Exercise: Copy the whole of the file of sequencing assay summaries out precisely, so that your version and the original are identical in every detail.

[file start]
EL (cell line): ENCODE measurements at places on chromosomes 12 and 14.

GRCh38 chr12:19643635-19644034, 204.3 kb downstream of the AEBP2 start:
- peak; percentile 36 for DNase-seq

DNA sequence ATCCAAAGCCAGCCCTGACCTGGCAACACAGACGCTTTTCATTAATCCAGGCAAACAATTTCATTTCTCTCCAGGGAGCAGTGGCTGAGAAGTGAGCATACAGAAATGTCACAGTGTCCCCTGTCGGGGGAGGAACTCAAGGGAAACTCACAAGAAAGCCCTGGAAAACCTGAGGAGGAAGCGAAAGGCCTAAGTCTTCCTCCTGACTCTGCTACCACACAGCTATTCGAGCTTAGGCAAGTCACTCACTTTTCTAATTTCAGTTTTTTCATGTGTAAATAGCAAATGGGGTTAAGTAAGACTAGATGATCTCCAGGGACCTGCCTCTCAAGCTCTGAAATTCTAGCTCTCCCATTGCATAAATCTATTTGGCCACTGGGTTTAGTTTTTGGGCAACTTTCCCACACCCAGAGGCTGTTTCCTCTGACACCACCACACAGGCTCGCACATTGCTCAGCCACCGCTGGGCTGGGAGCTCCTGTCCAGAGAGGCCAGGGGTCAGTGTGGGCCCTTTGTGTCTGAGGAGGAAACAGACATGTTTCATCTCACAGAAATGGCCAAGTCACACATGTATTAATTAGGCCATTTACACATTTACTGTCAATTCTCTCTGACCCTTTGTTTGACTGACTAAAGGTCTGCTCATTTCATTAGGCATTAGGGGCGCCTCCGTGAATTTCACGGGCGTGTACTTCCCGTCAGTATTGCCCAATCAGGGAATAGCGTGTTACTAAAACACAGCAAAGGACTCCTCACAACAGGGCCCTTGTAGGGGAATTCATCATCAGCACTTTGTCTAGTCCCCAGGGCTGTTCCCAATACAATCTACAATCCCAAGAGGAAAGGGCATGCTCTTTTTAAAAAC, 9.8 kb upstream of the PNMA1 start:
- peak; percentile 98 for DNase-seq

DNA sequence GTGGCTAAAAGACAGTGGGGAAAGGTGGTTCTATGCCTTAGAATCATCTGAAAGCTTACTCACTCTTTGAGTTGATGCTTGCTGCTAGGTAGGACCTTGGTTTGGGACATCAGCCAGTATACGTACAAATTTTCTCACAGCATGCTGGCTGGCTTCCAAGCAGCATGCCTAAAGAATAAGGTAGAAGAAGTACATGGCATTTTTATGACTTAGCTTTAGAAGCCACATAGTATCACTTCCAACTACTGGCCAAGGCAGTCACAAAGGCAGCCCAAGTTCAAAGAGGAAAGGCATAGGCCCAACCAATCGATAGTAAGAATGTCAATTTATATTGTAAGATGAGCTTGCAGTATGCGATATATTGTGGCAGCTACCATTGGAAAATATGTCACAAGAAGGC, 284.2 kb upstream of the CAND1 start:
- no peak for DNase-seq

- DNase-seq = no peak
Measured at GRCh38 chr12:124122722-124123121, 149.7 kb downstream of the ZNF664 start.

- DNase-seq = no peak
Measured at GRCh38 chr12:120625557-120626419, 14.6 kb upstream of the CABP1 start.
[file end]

EL (cell line): ENCODE measurements at places on chromosomes 12 and 14.

GRCh38 chr12:19643635-19644034, 204.3 kb downstream of the AEBP2 start:
- peak; percentile 36 for DNase-seq

DNA sequence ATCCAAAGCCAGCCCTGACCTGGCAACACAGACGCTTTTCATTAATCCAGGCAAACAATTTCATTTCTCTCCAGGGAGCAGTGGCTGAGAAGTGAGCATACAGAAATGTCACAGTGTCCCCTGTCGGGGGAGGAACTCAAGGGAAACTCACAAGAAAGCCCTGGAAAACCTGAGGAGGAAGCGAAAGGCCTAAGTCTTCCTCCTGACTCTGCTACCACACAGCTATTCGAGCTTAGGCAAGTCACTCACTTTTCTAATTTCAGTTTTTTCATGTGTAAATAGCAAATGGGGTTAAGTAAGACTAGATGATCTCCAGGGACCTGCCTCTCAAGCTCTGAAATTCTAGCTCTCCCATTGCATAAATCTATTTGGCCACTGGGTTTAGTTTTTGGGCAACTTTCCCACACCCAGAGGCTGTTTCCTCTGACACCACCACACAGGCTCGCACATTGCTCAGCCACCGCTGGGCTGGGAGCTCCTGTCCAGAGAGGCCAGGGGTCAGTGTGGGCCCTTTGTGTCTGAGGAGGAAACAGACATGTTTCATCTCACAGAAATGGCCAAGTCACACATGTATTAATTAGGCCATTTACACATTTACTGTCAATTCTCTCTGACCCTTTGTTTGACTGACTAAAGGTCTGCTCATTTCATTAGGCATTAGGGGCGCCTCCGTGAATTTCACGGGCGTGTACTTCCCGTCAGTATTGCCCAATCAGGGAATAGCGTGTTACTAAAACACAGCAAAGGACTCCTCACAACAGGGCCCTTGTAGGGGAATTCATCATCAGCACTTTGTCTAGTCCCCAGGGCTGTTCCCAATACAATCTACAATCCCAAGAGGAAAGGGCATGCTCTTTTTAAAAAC, 9.8 kb upstream of the PNMA1 start:
- peak; percentile 98 for DNase-seq

DNA sequence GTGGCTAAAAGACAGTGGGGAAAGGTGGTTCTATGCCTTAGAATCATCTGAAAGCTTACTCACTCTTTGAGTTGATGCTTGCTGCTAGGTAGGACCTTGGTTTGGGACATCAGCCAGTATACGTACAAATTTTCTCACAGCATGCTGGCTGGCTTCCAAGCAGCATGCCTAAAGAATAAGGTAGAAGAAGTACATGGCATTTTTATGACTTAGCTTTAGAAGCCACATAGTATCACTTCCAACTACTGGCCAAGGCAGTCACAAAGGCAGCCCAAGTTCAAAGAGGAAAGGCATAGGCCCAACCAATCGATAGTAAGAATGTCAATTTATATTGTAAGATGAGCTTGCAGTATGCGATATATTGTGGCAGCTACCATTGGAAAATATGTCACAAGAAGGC, 284.2 kb upstream of the CAND1 start:
- no peak for DNase-seq

- DNase-seq = no peak
Measured at GRCh38 chr12:124122722-124123121, 149.7 kb downstream of the ZNF664 start.

- DNase-seq = no peak
Measured at GRCh38 chr12:120625557-120626419, 14.6 kb upstream of the CABP1 start.